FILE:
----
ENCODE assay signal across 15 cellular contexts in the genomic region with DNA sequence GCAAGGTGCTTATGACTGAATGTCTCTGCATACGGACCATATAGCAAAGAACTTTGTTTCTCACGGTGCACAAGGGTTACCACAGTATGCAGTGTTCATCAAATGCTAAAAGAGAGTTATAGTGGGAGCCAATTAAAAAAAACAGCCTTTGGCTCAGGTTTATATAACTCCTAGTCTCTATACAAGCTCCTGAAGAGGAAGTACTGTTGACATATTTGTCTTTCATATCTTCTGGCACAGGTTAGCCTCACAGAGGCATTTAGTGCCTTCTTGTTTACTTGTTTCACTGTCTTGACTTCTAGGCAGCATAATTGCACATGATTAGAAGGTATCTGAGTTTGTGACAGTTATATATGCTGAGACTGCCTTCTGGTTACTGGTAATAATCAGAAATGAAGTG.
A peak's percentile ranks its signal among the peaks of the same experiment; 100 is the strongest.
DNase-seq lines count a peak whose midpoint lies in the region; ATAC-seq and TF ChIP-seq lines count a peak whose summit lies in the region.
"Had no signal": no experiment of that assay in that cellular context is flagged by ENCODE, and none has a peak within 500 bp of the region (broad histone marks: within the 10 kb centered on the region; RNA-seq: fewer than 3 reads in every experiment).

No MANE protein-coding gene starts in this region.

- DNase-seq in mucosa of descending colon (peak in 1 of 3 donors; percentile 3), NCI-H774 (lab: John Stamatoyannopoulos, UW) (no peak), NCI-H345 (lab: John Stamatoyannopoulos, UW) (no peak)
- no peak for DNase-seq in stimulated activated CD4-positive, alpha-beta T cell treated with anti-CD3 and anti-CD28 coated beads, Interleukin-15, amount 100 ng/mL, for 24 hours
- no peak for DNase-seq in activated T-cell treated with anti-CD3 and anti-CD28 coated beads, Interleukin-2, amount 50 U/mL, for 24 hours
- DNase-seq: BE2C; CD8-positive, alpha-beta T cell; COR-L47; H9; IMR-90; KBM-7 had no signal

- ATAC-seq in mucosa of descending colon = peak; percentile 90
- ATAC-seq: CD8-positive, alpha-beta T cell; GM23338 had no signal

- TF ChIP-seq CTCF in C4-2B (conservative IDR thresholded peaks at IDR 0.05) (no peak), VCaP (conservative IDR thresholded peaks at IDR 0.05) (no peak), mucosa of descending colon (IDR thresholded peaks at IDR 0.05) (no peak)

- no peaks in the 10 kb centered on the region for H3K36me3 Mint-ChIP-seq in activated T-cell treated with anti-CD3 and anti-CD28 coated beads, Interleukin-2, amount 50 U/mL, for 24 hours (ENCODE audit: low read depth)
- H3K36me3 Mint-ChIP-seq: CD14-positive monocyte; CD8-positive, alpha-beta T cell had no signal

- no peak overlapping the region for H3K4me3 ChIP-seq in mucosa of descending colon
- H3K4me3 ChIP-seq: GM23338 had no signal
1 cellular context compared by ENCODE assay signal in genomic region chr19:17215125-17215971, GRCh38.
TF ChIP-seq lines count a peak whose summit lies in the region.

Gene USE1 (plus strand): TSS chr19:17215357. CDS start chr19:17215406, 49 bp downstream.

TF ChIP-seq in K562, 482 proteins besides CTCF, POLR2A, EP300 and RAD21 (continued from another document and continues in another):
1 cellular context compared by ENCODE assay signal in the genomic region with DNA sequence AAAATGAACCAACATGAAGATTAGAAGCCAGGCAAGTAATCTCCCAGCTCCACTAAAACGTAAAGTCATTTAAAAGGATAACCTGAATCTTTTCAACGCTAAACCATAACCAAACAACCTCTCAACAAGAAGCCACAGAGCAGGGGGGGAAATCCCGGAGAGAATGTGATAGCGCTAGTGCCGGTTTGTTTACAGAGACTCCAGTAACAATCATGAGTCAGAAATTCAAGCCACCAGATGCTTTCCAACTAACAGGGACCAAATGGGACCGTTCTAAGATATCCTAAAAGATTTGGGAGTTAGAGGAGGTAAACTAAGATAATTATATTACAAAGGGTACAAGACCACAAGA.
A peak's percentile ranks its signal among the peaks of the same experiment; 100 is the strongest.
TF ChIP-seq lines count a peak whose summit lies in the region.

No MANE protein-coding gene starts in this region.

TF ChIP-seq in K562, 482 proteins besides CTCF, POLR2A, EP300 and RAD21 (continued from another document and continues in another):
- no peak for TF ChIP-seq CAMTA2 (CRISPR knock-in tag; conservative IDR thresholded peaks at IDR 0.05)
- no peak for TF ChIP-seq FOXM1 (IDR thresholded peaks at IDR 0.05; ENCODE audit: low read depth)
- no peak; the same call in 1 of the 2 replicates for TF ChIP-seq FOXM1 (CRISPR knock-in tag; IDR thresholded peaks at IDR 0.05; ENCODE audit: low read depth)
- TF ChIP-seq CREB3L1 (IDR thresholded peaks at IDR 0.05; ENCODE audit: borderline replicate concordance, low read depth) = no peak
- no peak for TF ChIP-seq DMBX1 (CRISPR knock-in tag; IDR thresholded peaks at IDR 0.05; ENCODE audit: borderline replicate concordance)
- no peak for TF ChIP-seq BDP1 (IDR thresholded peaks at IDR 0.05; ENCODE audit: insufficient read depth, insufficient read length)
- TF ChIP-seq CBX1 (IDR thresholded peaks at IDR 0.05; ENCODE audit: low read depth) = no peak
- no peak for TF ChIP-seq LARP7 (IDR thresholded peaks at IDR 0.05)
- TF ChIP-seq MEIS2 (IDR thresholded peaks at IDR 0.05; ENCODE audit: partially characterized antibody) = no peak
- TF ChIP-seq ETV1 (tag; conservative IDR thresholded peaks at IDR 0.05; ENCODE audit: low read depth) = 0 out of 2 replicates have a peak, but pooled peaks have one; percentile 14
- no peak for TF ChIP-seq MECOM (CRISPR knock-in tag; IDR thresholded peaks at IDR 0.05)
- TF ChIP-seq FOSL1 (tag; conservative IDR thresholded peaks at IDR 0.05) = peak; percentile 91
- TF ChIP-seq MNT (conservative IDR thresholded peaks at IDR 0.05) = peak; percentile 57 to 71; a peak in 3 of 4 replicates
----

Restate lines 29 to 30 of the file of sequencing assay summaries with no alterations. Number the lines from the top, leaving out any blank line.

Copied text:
- TF ChIP-seq CREB3L1 (IDR thresholded peaks at IDR 0.05; ENCODE audit: borderline replicate concordance, low read depth) = no peak
- no peak for TF ChIP-seq DMBX1 (CRISPR knock-in tag; IDR thresholded peaks at IDR 0.05; ENCODE audit: borderline replicate concordance)